Subsequently in World War One, he distinguished himself at the Battle of Belleau Wood, Soisson and the Battle of Blanc Mont Ridge,where he was killed in action on October 4, 1918 at the age of 51. He was posthumously awarded the Navy Cross. Captain Hulbert is buried in Arlington Cemetery.

The U.S. Navy destroyer USS Henry L. Hulbert (DD-342), named in his honor, was christened on June 28, 1919, and commissioned and put into service in 1920. The destroyer was moored in Pearl Harbor on December 7, 1941 and brought down a Japanese torpedo bomber. The Hulbert was decommissioned in 1945.

from various online sources

George C. Holt

George Holt, a Quaker, was a very early arrival to the Dyea area. He crossed the Chilkoot Pass to Marsh Lake and back about 1874 (variously reported as 1872 to 1878), first white man to do so. He brought out a small quantity of gold, but he’s best remembered for making the return trip through the pass without the knowledge or consent of the Chilkoot Indians who guarded it against outsiders. Holt was lucky to get out alive.
Born in 1850 in Ohio, he died in December 1885 at the Knik River (said to be about 45 years old), murdered by local natives.

The Alaskan 10.2.1897; Pierre Berton; many other books.

Thomas Alfred Marquam

Nicknamed “Fighting Tom,” he was elected to represent Republicans from Skagway and Haines at the 1900 territorial Republican convention in Juneau. He lost his bid to become Alaska’s delegate to the National Republican Convention, but represented Haines as a witness before a U.S. Senate subcommittee investigating conditions in Alaska in the summer of 1903.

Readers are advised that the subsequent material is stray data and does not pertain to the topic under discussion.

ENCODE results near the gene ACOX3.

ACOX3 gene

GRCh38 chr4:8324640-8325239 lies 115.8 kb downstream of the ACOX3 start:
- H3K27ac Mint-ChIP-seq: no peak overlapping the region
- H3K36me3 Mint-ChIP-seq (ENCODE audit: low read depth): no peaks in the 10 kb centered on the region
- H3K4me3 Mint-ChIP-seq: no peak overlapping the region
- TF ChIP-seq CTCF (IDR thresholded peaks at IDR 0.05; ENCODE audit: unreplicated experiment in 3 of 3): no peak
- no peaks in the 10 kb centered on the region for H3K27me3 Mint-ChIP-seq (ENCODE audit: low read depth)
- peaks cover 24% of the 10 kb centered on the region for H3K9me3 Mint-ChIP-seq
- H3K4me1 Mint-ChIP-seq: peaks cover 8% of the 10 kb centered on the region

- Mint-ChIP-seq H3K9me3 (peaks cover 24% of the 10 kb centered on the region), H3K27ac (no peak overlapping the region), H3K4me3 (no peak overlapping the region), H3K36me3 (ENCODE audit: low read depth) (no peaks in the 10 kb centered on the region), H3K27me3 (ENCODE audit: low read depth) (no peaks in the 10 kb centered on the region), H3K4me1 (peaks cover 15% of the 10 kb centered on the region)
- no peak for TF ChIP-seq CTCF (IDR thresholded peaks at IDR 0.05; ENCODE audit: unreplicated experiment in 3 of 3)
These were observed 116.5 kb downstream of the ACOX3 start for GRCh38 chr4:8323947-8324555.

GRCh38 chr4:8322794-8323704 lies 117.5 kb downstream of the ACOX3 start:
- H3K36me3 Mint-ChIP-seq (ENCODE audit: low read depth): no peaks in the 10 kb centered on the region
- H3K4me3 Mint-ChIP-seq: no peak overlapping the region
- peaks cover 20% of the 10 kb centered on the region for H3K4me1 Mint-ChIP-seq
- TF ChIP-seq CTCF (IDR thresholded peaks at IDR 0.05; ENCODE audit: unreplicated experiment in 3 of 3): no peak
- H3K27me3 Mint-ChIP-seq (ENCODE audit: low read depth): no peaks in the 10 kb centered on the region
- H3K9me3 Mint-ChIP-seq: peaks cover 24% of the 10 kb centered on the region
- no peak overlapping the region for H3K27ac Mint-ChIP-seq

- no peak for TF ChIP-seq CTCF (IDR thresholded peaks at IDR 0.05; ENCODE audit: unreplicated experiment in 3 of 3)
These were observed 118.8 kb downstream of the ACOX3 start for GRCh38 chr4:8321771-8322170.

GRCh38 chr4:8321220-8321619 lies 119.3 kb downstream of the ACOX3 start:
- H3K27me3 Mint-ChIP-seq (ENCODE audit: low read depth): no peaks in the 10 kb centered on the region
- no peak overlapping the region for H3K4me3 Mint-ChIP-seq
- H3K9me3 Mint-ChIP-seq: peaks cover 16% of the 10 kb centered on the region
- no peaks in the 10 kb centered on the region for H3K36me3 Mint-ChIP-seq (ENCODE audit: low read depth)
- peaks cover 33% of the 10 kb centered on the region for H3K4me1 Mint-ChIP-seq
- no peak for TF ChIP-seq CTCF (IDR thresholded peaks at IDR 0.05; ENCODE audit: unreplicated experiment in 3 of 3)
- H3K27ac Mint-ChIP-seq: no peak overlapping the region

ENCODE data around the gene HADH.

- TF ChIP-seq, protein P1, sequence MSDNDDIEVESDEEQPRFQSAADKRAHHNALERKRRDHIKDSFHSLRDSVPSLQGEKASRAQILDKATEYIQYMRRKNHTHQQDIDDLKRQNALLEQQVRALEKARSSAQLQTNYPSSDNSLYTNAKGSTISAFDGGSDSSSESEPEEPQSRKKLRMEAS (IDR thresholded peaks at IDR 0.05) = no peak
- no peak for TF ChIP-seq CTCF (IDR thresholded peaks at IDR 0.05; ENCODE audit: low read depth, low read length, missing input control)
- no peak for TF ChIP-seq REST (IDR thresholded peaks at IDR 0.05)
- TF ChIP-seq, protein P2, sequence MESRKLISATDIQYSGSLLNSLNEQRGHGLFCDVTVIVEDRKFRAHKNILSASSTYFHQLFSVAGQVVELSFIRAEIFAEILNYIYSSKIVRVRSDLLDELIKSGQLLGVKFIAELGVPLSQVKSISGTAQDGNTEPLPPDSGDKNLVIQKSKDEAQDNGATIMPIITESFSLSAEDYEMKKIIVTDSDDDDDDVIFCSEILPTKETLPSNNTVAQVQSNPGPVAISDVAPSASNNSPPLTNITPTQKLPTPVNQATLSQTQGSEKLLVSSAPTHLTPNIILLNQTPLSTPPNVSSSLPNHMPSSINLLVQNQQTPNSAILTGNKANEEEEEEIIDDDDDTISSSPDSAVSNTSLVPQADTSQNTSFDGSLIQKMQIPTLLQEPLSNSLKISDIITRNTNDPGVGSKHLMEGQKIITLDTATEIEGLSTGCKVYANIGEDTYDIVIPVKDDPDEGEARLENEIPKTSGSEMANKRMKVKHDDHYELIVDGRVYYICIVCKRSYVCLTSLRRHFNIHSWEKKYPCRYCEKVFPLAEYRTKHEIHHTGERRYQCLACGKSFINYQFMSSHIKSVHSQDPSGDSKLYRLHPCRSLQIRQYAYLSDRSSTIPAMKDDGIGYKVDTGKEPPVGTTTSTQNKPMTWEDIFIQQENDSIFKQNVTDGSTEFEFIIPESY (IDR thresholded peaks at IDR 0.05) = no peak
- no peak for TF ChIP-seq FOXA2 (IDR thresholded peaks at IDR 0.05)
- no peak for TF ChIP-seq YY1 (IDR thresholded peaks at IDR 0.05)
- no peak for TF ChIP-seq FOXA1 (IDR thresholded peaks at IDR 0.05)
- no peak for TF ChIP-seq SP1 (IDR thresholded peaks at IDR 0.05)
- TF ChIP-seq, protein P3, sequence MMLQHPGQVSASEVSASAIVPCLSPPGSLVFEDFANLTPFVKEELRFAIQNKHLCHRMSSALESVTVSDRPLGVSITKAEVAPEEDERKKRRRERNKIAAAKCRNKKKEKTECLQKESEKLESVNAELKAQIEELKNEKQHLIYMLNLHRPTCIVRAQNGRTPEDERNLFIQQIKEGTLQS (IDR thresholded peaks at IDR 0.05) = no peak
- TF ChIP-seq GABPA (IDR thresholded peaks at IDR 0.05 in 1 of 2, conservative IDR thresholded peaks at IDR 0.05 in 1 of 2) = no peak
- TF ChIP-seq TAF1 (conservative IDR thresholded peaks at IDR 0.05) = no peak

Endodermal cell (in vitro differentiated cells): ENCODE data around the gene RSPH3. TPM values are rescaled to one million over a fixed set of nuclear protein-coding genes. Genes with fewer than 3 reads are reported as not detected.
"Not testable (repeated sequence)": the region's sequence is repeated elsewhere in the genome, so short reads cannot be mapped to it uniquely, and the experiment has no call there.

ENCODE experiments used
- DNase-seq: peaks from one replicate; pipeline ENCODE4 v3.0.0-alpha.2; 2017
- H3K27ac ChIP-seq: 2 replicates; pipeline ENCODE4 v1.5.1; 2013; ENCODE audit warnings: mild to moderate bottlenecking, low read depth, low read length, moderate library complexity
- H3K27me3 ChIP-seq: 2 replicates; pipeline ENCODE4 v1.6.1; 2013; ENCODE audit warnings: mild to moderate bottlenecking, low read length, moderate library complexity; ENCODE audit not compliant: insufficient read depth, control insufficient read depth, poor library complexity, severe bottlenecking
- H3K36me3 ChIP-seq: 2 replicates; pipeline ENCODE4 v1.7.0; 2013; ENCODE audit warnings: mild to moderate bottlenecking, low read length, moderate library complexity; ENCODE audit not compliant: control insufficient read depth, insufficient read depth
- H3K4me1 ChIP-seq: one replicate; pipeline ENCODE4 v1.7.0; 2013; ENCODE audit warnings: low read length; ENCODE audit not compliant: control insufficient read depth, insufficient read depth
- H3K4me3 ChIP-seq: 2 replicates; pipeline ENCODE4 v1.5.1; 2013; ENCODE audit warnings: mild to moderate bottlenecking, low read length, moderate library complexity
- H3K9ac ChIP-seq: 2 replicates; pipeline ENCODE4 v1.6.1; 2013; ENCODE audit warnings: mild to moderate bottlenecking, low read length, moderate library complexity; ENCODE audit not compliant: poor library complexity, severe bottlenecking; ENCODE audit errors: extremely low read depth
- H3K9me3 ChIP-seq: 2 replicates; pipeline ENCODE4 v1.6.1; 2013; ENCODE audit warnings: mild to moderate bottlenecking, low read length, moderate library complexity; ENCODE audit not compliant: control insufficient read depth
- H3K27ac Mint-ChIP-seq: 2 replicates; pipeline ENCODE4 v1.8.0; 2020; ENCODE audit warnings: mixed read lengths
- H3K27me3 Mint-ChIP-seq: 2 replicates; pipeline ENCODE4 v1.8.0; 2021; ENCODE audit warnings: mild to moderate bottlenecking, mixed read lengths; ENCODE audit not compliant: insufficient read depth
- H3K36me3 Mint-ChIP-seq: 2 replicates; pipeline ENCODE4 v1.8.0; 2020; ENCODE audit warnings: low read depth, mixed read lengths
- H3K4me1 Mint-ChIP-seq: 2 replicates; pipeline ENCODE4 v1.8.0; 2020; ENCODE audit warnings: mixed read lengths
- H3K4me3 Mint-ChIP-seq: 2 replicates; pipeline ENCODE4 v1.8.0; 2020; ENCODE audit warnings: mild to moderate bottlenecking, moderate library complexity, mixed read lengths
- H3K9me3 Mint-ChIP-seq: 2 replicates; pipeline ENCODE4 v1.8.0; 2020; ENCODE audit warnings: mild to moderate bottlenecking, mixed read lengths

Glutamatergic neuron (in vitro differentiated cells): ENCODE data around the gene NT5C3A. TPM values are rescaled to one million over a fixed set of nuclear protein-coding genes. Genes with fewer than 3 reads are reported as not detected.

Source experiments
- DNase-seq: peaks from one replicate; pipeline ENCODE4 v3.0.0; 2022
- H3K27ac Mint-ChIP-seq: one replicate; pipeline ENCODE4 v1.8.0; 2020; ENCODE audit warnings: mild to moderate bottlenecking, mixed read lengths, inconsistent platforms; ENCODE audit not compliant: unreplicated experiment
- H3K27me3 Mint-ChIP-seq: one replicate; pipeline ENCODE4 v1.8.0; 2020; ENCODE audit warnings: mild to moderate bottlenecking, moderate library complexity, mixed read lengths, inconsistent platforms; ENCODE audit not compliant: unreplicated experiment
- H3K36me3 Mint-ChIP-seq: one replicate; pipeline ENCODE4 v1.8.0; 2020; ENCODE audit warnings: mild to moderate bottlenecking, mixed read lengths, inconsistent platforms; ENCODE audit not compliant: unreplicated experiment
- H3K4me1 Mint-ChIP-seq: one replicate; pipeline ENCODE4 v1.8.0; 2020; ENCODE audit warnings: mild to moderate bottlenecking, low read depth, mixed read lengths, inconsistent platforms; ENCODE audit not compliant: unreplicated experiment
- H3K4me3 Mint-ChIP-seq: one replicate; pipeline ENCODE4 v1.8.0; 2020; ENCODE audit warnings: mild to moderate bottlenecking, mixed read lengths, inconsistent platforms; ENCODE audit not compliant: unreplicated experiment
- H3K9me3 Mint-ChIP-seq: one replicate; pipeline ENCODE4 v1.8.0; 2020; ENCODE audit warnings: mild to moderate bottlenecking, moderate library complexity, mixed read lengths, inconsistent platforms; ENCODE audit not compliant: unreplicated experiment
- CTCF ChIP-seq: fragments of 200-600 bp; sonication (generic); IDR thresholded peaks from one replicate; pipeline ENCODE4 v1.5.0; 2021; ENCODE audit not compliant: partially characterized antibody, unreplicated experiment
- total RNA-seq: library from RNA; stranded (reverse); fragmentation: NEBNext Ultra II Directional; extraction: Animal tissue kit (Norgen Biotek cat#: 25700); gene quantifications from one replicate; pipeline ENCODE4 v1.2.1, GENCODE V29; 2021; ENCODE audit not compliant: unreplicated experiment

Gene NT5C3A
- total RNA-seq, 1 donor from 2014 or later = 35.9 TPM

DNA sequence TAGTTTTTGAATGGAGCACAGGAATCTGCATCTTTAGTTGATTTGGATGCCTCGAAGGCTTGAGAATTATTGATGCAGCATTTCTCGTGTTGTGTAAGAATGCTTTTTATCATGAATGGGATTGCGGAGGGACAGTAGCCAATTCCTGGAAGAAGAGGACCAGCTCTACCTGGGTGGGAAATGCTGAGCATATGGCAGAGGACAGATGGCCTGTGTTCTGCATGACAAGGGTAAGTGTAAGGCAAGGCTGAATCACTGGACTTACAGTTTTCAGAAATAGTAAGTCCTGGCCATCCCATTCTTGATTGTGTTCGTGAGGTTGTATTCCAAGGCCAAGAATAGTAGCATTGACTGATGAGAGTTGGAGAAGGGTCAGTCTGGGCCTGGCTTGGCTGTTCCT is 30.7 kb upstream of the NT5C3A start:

Tom Marquam came to Skagway with some lawyer friends in 1897 to follow the gold rush as his father had done in 1849 in California. He met a young woman, possibly a prostitute, here and married her. She died a few years later and he then married another prostitute named Ray Alderman pictured above with President Harding.

In 1923, when it became obvious that Dan Sutherland, Alaska’s delegate to Congress, was at odds with the president and would not escort Harding on his visit, Tom happily volunteered to do it himself, with his bride at his side. Harding, a man of the world with a mistress of his own, appreciated the mayor’s pretty wife. He invited the Marquams to accompany him in his private railroad car, and Tom’s appointment as ambassador seemed assured until Harding died less than three weeks later.

Tom Marquam’s death on November 23, 1931, at age fifty-seven was not well explained. One newspaper reported he had died of a heart attack; another referred to several operations and a long illness. There were rumors that he had been murdered and it was also suggested that he had committed suicide in a fit of depression over the still unsettled charges against him.

George Washington Carmack

Happy Birthday to George Carmack one of the discoverers of the the gold in Dawson!

Born on September 24, 1860 in Pacheco California he came to Alaska in 1882 on the US Wachusette at Sitka, he was a marine.
George married a native woman who died and then he married her sister, Kate Mason Nadagaat Tlaa Kaachgaawaa who became wealthy with him and moved down south.

Eventually, George left California and his wife and daughter. In 1900, George married Marguerite Saftig L’Aimee in Olympia, Washington. Kate, illiterate and nearly destitute, initiated a protracted legal battle to prove she was George’s wife and eligible for alimony, but eventually dropped the case in favor of trying to reclaim her husband. When this failed, Kate settled in Carcross, where she lived until her death from influenza in 1920.
Their daughter Graphie lived to be 70 and died in Lodi, California in 1963.

Larss & Duclos Photography

Born in 1863 in Sweden, Per Edward Larss had a photo studio in Dawson during the goldrush with his partner Joseph E.N.Duclos who was from Quebec. Larss were only here from 1898-1904, but his photos are timeless. There is a biography of Larss called “Frozen in Time”.
September 22, 1941 was the death date in San Pedro, California of this famous Klondike Photographer.

His photo studio is visible on the right in this early photo.